- Associated Press - Saturday, December 3, 2016

HUNTINGTON, W.Va. (AP) - It’s time to eat at So Social LLC, a drop-in, Montessori-inspired child care center on 6th Avenue. A bell rings. The tiny children, mostly toddlers, look up expectantly. They know what to do next.

They head over to the reachable drawer where they get their own placemats and tiny cups, which are not sippy cups. They carry them to a 13-inch-tall table and set them down at their place. Then they go back, and each gets a saucer and a spoon. They take turns washing hands, and then the two teachers serve up beans, cornbread and some cut-up veggies and fruit, telling the children they’re free to try the foods and whatever they don’t want, they’re free to leave on their plates.

The room gets quiet as the children taste the foods. When they’re finished, they carry their plates to the dirty dish bin. One toddler accidentally dumps his on the floor. “Oops,” he says. But it’s no big deal. He helps clean it up.

Though some are too young to even speak very much, they’re not at all too young to learn practical life skills, said Tia Fix Rumbaugh, the founder and lead teacher of the center.

“All they want to do at this age is what we do, and to have that feeling of accomplishment,” she said. “By giving them an opportunity to take on this responsibility, they’ll go for it.”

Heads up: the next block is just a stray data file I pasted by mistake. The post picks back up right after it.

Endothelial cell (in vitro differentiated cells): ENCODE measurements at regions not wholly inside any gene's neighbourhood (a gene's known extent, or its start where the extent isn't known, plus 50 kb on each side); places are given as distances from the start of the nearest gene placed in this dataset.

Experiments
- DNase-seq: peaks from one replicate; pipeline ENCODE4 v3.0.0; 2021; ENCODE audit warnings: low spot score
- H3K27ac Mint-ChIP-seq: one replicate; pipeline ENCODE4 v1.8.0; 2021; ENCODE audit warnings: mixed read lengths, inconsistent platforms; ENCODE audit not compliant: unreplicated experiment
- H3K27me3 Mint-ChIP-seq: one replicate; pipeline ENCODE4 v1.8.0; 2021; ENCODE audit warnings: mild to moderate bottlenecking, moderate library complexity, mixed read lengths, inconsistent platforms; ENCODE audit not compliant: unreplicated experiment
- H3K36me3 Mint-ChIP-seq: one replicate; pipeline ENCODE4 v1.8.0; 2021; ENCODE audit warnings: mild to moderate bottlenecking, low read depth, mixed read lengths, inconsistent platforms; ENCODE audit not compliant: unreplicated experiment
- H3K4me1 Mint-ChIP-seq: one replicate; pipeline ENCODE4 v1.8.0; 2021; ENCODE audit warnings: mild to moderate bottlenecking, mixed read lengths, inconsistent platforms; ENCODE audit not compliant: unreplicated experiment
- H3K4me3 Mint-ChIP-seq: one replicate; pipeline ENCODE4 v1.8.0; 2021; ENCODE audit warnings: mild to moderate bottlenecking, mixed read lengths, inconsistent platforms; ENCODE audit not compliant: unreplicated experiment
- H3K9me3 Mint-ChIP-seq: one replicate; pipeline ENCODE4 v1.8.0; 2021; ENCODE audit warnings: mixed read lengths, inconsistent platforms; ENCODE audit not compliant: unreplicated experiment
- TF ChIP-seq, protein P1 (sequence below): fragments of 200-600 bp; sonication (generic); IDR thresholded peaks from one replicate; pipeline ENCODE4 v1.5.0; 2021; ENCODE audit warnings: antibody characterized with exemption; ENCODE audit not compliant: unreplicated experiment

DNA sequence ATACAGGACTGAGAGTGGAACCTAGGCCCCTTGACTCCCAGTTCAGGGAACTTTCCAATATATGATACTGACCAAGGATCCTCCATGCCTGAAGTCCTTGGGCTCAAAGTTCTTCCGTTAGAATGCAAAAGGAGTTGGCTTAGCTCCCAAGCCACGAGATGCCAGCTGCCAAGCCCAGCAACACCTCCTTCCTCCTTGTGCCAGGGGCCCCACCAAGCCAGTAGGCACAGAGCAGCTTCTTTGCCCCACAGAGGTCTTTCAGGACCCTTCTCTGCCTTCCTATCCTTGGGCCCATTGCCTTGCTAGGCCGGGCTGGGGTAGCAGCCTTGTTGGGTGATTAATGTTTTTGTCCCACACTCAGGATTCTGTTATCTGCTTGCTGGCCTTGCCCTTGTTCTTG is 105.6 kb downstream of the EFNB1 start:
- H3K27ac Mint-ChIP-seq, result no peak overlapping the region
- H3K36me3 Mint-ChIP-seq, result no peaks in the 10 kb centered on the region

She opened her center in Huntington in 2014 after spending some years in Asia being trained in Montessori-inspired education and establishing Montessori programs there.

The system was founded more than 100 years ago by Italian physician and educator Maria Montessori, who researched children and developed an education program that involved offering children an environment that encourages their innate desire to learn. It includes specific toys that are challenging, engaging and that allow children to achieve mastery of new skills on their own. A block tower, cylinder puzzles with knobs, counting rods and paper letters are among the toys that have been specifically designed to help young children up to age 3 achieve a variety of skills.

So Social is filled with low-to-the-ground toys of this nature, as well as books, small brooms and mops, and even low mirrors in which they can see themselves and which they can clean with a squeegee and water.

“Our environment encourages a sense of entrepreneurial spirit,” Rumbaugh said. “They choose their own work, and work at it at their own pace. We try not to interfere.”

They might be building a tower, counting rods or making art. Regardless of what they’re doing, the teachers try to let them accomplish it on their own.

Rumbaugh said she has often made the point that if one came across Vincent van Gogh painting “The Starry Night,” it wouldn’t be appropriate to give him pointers. Just let him make his masterpiece. It’s the same with children, she said.

“We sit back, watch and observe, and treat them like a master working on a masterpiece,” she said. “They have a self-directed, biological need to learn. … At this age, it’s not about beautiful artwork (or excellence at whatever they’re doing). It’s about exploration.”

Early childhood education was not something she had originally set out to do.

Rumbaugh, the daughter of Donna and Jim Rumbaugh of Huntington, graduated from Ceredo-Kenova High School in 1996 and then earned a degree in speech and interpersonal communications from New York University before beginning a career in public relations and online advertising in New York City. She stayed there for 10 years before deciding she wanted to try something entirely new.